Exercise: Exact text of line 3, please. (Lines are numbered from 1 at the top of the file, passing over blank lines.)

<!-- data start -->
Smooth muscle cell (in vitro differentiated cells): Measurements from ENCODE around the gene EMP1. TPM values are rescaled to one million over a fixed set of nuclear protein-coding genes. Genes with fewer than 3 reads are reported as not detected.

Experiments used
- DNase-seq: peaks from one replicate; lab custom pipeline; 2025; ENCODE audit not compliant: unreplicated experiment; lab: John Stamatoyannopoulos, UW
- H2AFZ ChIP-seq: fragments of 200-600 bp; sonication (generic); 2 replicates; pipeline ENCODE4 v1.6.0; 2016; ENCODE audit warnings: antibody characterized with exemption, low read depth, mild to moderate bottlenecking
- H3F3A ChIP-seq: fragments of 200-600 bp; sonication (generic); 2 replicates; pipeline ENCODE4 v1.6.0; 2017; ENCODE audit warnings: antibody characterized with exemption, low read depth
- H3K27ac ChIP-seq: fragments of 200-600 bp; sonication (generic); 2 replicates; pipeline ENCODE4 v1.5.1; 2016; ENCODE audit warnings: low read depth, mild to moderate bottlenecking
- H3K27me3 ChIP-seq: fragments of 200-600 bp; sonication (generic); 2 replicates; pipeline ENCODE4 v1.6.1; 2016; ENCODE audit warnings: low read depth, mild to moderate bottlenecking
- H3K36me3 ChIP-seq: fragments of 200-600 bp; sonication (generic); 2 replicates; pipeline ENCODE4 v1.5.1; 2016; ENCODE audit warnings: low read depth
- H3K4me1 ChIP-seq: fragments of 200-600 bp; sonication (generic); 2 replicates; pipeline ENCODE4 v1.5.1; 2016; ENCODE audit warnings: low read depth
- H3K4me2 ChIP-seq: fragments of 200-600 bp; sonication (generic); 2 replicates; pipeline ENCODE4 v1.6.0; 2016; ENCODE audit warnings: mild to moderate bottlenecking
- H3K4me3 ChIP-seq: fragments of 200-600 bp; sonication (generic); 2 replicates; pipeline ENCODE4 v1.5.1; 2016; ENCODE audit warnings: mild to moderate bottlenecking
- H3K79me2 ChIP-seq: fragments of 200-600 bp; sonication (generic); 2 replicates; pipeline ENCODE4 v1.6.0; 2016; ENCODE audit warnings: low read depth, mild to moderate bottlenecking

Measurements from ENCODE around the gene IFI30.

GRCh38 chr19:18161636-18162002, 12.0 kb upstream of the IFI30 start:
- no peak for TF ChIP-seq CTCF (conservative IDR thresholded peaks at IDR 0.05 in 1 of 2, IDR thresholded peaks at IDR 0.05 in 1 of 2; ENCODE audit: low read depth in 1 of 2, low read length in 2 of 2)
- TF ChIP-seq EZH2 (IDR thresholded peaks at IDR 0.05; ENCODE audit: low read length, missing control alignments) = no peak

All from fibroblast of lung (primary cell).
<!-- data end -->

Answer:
- DNase-seq: peaks from one replicate; lab custom pipeline; 2025; ENCODE audit not compliant: unreplicated experiment; lab: John Stamatoyannopoulos, UW